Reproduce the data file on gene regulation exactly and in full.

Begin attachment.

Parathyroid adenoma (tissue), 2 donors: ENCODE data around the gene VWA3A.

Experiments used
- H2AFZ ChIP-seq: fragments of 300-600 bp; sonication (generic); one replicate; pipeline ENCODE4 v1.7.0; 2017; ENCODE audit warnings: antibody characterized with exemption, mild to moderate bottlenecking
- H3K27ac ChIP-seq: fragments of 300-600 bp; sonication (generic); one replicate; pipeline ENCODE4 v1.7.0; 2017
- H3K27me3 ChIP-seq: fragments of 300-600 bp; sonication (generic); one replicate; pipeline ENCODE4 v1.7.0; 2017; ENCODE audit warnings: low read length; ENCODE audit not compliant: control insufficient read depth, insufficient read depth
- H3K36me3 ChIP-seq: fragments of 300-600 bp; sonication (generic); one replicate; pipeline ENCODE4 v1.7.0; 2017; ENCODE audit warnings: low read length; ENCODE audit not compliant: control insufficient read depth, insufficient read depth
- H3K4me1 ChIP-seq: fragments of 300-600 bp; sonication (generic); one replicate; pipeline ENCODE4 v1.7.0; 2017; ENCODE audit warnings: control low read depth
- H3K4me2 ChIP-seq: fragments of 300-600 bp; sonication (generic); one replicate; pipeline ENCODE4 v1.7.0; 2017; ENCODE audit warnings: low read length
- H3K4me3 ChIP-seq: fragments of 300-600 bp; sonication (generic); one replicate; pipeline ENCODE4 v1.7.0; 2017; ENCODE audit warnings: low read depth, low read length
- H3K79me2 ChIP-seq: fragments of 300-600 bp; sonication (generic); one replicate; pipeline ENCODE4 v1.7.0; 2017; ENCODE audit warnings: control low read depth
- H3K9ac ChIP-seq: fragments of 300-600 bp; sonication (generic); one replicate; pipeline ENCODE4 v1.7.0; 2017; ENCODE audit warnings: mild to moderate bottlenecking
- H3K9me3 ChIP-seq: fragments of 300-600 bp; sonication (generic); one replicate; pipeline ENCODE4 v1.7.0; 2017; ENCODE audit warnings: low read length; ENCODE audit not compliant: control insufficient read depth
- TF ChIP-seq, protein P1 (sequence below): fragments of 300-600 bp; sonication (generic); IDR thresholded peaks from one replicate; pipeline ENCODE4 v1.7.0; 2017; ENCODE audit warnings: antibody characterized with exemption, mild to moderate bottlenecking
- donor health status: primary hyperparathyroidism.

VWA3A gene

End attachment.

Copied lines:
Parathyroid adenoma (tissue), 2 donors: ENCODE data around the gene VWA3A.

Experiments used
- H2AFZ ChIP-seq: fragments of 300-600 bp; sonication (generic); one replicate; pipeline ENCODE4 v1.7.0; 2017; ENCODE audit warnings: antibody characterized with exemption, mild to moderate bottlenecking
- H3K27ac ChIP-seq: fragments of 300-600 bp; sonication (generic); one replicate; pipeline ENCODE4 v1.7.0; 2017
- H3K27me3 ChIP-seq: fragments of 300-600 bp; sonication (generic); one replicate; pipeline ENCODE4 v1.7.0; 2017; ENCODE audit warnings: low read length; ENCODE audit not compliant: control insufficient read depth, insufficient read depth
- H3K36me3 ChIP-seq: fragments of 300-600 bp; sonication (generic); one replicate; pipeline ENCODE4 v1.7.0; 2017; ENCODE audit warnings: low read length; ENCODE audit not compliant: control insufficient read depth, insufficient read depth
- H3K4me1 ChIP-seq: fragments of 300-600 bp; sonication (generic); one replicate; pipeline ENCODE4 v1.7.0; 2017; ENCODE audit warnings: control low read depth
- H3K4me2 ChIP-seq: fragments of 300-600 bp; sonication (generic); one replicate; pipeline ENCODE4 v1.7.0; 2017; ENCODE audit warnings: low read length
- H3K4me3 ChIP-seq: fragments of 300-600 bp; sonication (generic); one replicate; pipeline ENCODE4 v1.7.0; 2017; ENCODE audit warnings: low read depth, low read length
- H3K79me2 ChIP-seq: fragments of 300-600 bp; sonication (generic); one replicate; pipeline ENCODE4 v1.7.0; 2017; ENCODE audit warnings: control low read depth
- H3K9ac ChIP-seq: fragments of 300-600 bp; sonication (generic); one replicate; pipeline ENCODE4 v1.7.0; 2017; ENCODE audit warnings: mild to moderate bottlenecking
- H3K9me3 ChIP-seq: fragments of 300-600 bp; sonication (generic); one replicate; pipeline ENCODE4 v1.7.0; 2017; ENCODE audit warnings: low read length; ENCODE audit not compliant: control insufficient read depth
- TF ChIP-seq, protein P1 (sequence below): fragments of 300-600 bp; sonication (generic); IDR thresholded peaks from one replicate; pipeline ENCODE4 v1.7.0; 2017; ENCODE audit warnings: antibody characterized with exemption, mild to moderate bottlenecking
- donor health status: primary hyperparathyroidism.

VWA3A gene